Dietary Choices and Weight Control Practices Among Cheyenne River Lakota Households

Year: 1999

Research Center: American Indian Studies Program, The University of Arizona

Investigator: Phillips, John, and John Finn

Institution: Si Tanka College

Project Contact:
John Phillips, M.S.
USDA Tribal College liaison
Room 3428-S South Building
1400 Independence Ave.
Washington, D.C. 20250
202-720-5877 fax


This study describes the prevailing dietary choices and weight control practices among Cheyenne River Lakota households. The authors surveyed a random sample of Cheyenne River Lakota households during the summer of 1999 using a standardized questionnaire and in-person interviews. Follow-up interviews on a random subsample of households helped to verify the questionnaire and sought further information on weight control program preferences.

A total of 216 households participated in the survey. The most frequently consumed high-fat foods included butter/margarine (35 percent > 5 times per week), potato and corn chips (29 percent > 5 times per week), cheese (27 percent > 5 times per week), and hot dogs, bologna, and luncheon meats (26 percent > 5 times per week). Few reported consuming fruits (11 percent > 5 times per week), or vegetables (18 percent > 5 times per week) on a daily basis. Sweetened beverages were consumed frequently, including regular pop (43 percent > 5 times per week) and Kool-Aid® or punch (39 percent > 5 times per week).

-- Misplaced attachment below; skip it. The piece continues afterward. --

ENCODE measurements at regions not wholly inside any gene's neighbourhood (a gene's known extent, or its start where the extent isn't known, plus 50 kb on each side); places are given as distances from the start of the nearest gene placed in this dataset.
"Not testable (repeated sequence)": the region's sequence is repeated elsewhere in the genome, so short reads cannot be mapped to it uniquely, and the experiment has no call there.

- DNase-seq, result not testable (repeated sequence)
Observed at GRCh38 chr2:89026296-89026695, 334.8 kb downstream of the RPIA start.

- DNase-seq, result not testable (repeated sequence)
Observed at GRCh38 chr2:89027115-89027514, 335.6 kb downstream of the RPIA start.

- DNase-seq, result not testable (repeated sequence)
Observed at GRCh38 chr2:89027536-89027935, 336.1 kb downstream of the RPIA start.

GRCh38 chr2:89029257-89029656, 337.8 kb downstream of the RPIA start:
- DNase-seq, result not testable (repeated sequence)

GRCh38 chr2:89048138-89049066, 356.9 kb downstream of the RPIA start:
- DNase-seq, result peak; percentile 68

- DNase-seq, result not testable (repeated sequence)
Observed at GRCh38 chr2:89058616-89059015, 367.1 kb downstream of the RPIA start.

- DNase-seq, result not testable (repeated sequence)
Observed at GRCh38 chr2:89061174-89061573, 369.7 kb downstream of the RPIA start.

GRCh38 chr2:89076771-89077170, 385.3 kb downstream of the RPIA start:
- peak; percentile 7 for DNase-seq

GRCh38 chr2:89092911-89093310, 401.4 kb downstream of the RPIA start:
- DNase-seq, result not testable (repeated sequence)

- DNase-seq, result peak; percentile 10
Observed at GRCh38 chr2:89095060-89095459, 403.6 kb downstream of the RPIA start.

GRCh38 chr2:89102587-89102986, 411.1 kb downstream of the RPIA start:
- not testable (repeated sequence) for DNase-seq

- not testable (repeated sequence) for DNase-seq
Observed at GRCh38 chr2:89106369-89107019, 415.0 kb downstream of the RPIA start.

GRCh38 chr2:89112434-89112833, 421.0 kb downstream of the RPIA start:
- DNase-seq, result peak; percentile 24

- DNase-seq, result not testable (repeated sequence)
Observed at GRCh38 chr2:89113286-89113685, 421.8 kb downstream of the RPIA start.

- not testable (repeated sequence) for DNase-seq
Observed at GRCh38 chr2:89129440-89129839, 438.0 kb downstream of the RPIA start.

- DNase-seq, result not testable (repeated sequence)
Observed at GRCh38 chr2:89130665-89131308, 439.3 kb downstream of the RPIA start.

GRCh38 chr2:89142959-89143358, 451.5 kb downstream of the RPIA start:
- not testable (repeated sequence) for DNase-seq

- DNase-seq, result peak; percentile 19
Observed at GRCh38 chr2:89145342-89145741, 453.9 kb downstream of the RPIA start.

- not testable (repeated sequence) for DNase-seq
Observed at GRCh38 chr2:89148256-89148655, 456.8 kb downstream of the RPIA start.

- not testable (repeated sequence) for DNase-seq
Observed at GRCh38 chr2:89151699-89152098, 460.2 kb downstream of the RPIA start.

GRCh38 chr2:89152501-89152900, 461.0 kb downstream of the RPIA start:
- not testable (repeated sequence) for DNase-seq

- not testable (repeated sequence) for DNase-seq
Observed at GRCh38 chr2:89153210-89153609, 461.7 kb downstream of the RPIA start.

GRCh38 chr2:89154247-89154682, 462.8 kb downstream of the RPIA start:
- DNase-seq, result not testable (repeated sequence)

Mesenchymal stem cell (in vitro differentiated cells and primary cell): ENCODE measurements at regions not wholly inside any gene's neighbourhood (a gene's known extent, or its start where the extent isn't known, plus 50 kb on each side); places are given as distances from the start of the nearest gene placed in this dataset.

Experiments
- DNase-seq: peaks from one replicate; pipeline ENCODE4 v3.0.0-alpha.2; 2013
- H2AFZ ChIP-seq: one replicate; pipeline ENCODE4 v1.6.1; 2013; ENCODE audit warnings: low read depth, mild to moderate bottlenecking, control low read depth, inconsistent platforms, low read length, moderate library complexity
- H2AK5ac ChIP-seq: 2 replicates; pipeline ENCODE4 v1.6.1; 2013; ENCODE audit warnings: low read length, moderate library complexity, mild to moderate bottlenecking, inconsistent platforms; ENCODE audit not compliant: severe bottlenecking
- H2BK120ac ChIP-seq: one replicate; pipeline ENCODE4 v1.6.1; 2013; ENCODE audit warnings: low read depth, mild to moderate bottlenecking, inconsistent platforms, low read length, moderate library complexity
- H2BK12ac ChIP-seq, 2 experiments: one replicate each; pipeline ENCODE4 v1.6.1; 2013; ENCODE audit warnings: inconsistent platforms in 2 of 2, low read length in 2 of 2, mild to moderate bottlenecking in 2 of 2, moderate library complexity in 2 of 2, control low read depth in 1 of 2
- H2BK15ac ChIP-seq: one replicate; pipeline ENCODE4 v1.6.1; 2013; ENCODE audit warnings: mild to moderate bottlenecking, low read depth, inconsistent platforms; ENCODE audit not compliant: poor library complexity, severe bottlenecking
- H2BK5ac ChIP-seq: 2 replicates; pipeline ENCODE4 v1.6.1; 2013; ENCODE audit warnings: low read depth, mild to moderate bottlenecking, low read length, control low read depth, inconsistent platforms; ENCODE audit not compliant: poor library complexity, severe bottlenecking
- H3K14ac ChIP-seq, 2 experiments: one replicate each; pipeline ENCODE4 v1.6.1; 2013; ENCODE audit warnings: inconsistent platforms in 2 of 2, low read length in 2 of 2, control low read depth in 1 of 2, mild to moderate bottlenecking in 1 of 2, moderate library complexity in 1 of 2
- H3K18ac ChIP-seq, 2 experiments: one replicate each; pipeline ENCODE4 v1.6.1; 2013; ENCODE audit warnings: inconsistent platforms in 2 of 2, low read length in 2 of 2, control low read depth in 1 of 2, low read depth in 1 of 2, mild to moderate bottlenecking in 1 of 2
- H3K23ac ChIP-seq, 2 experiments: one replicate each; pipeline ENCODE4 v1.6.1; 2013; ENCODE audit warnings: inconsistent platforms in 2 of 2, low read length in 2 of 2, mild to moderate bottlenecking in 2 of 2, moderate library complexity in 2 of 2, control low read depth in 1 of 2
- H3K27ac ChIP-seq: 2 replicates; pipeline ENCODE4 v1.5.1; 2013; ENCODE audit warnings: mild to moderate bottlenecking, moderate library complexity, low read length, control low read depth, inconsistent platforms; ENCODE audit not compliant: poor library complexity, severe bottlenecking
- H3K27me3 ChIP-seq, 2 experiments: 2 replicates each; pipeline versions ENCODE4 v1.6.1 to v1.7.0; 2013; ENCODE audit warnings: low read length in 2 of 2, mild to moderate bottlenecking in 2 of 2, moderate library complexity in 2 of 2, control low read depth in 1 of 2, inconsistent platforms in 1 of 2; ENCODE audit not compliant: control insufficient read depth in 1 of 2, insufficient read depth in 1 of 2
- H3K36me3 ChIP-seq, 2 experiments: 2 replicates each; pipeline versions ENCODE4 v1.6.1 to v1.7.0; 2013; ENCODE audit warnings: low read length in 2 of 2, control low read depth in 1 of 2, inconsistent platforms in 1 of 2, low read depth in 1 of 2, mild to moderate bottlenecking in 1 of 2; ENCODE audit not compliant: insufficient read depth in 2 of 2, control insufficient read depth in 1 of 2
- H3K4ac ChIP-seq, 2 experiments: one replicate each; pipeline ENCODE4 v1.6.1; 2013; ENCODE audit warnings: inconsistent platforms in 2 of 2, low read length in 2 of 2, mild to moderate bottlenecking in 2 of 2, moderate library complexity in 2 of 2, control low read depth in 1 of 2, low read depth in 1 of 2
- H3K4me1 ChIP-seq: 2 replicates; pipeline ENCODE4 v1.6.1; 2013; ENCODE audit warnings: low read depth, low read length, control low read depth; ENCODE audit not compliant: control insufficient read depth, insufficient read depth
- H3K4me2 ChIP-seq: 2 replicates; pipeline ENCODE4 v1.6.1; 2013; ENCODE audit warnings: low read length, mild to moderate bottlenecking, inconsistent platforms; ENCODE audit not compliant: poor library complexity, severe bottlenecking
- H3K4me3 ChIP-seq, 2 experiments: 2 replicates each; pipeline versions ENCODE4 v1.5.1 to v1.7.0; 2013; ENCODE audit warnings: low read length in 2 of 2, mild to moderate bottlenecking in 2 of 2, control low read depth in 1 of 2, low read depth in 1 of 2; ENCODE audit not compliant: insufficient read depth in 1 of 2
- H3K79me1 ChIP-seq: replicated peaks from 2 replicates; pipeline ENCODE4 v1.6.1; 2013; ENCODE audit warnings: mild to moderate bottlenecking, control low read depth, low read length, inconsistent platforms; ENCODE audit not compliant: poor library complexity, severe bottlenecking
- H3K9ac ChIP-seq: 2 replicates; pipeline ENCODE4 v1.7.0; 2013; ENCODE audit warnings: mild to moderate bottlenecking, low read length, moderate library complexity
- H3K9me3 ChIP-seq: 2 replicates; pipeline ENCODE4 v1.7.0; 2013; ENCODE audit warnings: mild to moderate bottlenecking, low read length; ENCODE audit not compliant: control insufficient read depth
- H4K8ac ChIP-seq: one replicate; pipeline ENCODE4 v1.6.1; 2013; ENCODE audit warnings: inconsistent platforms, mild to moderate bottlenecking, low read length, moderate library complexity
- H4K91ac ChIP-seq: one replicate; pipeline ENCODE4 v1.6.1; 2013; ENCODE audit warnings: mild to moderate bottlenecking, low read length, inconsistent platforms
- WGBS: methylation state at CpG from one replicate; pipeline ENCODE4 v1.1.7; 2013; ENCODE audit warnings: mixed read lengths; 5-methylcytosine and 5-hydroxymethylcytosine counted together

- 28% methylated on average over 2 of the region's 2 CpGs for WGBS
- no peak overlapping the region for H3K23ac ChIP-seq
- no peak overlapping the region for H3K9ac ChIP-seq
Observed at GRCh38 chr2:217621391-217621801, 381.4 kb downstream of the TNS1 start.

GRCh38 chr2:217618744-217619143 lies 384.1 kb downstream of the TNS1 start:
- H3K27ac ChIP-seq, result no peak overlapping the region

Most respondents engaged in mild exercise for at least 30 minutes 3 times per week or more (78 percent). Weight loss or maintenance techniques used frequently included increasing activity levels (59 percent), eating more fruits and vegetables (76 percent), eating less fatty foods (65 percent), eating less sweets (74 percent), and reducing the amount of total food consumed (70 percent). Most individuals (64 percent) were favorable to joining a program that promotes healthy diet and exercise. Major barriers to exercise included lack of time (54 percent) and medical reasons or disabilities (42 percent). Barriers to eating healthful foods included higher costs (50 percent) and unpopularity with the family (40 percent). The authors conclude that nutrition and weight control programs that address these reported barriers and provide incentives for increased participation are needed.